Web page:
Be aware of your workspace

If you’re working at a desk there’s a few things to consider. First, make sure you’re not overloading outlets and always using grounded connections. Make sure you don’t have power strips connected to other power strips and the like. Make sure you’re not running over wires with your chair or that you’re not sitting next to any that might be frayed or ripped up. All of these could be potentially dangerous.

Have a workplace safety plan 

Every workplace should have (but many don’t) an electrical workplace safety plan. Check with yours to see if they have one and if they don’t – be sure to press them on it. This should include awareness of electrical hazards and how employees can be self-directed when it comes to identifying potential problem areas. It should include things like risk evaluation and how to recognize hazards. Most importantly – it should have safe work procedures, tools and if necessary – protective equipment on hand for you.

Prevention usually begins with proper planning- so make sure your workplace has one in place.

Be aware of yourself and your surroundings

This really falls under the ‘use common sense’ clause of your contract! Don’t use anything with electricity near water. Be careful of your coffee and drinks. And most important of all – don’t ignore warning signs! If something doesn’t feel right, feels excessively warm or you smell something burning – alert someone and get help immediately!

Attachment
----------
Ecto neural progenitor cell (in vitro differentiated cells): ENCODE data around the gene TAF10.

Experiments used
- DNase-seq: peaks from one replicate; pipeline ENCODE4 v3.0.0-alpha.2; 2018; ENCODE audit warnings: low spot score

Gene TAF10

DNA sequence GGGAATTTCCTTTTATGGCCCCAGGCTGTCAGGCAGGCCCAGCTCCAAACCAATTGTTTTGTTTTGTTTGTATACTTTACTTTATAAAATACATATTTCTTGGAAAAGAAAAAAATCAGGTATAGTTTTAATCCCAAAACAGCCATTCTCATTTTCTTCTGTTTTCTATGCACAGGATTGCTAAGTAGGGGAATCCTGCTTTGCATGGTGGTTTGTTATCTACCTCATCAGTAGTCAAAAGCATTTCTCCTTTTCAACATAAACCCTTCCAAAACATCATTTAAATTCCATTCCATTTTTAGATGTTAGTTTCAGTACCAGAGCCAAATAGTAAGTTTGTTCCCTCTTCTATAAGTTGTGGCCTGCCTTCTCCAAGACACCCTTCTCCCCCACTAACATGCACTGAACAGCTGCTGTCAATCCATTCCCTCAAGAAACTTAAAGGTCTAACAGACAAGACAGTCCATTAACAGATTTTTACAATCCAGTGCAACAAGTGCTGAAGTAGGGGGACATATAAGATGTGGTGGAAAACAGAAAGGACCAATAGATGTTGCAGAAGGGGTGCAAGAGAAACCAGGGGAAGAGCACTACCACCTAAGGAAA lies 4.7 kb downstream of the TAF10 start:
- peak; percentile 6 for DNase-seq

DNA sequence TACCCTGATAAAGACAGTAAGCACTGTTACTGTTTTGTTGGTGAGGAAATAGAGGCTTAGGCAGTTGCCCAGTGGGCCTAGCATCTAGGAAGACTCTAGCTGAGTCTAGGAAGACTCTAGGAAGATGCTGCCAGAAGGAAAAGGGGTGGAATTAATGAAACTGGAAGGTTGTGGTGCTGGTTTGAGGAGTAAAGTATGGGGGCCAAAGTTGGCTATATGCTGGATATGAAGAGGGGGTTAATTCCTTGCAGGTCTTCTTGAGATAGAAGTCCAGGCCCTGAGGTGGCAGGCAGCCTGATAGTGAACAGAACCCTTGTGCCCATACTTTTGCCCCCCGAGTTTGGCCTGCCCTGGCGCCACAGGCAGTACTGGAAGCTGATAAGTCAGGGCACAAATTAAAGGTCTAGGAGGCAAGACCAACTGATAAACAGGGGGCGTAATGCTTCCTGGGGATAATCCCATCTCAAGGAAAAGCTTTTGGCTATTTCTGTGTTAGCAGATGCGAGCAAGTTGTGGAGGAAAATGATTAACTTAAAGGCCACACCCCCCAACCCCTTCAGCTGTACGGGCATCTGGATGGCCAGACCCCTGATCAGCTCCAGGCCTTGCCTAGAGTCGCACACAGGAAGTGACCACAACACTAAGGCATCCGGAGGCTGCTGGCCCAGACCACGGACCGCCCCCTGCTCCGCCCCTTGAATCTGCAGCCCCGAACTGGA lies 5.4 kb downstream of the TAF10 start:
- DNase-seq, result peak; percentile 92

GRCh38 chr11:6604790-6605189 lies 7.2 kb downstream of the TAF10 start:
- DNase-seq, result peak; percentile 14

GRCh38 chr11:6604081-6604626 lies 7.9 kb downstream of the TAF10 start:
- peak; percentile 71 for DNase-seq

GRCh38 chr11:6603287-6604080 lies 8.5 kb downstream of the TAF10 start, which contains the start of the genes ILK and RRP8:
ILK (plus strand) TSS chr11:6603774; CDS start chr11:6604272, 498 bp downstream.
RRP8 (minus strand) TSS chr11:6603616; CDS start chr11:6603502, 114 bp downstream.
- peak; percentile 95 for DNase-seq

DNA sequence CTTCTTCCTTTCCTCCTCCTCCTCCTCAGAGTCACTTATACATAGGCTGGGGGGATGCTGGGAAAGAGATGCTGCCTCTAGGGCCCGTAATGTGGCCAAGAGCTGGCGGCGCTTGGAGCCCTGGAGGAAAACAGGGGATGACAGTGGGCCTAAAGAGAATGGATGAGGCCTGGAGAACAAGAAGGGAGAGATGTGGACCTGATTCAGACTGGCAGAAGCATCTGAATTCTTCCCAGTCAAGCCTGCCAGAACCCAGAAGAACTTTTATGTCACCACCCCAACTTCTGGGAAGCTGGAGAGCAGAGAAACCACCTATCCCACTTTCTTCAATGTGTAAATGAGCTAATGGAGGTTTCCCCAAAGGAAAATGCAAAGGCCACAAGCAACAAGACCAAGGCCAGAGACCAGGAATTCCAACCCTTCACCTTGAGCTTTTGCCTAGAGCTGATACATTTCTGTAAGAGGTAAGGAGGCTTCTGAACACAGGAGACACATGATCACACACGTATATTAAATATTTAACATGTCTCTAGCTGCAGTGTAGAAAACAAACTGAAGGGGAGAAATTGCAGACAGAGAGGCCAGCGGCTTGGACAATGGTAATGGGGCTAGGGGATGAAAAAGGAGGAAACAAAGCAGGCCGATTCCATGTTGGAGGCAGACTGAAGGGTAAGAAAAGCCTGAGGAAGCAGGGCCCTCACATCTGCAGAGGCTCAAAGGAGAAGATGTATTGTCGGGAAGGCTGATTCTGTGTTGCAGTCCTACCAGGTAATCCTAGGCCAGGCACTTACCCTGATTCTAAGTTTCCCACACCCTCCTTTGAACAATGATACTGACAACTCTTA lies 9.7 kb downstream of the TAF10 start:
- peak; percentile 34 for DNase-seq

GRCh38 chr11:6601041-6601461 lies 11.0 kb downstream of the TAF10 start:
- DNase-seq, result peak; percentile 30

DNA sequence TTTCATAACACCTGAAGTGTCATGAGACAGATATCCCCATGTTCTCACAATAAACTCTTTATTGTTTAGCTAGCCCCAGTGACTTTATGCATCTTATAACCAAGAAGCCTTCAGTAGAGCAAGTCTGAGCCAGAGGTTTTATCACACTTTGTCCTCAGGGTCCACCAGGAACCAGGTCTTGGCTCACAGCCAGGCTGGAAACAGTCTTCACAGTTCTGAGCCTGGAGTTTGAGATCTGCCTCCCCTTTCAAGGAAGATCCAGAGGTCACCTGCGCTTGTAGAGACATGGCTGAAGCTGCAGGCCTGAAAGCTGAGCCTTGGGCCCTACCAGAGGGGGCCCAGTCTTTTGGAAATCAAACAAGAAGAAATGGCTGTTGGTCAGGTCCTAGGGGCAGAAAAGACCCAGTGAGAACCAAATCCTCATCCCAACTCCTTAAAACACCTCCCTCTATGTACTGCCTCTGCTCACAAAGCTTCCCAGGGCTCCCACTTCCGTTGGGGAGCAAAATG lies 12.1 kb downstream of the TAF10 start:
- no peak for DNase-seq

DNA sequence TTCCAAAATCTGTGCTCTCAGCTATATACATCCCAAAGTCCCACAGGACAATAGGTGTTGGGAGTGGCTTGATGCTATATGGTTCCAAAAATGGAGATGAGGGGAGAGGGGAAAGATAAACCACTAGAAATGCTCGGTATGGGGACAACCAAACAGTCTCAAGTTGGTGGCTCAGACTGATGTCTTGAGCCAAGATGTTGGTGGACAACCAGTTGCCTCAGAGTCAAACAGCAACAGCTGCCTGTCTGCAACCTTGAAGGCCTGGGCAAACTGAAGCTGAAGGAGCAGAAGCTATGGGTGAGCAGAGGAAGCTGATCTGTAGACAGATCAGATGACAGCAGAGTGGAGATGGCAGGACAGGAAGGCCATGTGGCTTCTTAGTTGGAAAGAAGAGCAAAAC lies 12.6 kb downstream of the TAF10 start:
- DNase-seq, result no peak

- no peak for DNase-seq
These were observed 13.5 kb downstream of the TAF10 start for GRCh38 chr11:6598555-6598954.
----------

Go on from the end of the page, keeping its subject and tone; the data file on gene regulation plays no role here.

Depending on where you work, you might have potential hazards all around you. Be mindful, be conscious of what’s happening and what the potential for risk might be for a given action. Above all else – have a plan! Good luck and stay safe!

Teaching your kids about electricity

Children are curious creatures. After all, that’s what growing up is all about. The unknown holds many secrets for children’s need for experimenting is often how they process information the best.

The problem comes from the fact that most kids have a hard time recognizing and distinguishing between what’s harmless and what’s dangerous. And when it comes to electrical safety, there’s a lot they need to know and in many cases don’t. That’s what we’re here to talk about today – and that’s how you communicate with your kids about electrical safety.

Start early

As soon as your child is mature enough to understand, it’s a good idea to start teaching safety. Kids are very impressionable, especially early on in life, so starting young and teaching them what they can and cannot touch will help engrain that behavior inside them for the rest of their life.

Repeat yourself often

Ever hear that phrase ‘in one ear and out the other?’ That can be kids, sometimes. They are learning and growing at such a high rate that it’s hard for information to truly sink in sometimes. Because of this, you’ll need to repeat instructions, lessons and the like. Don’t make talking about electrical safety a one-time thing.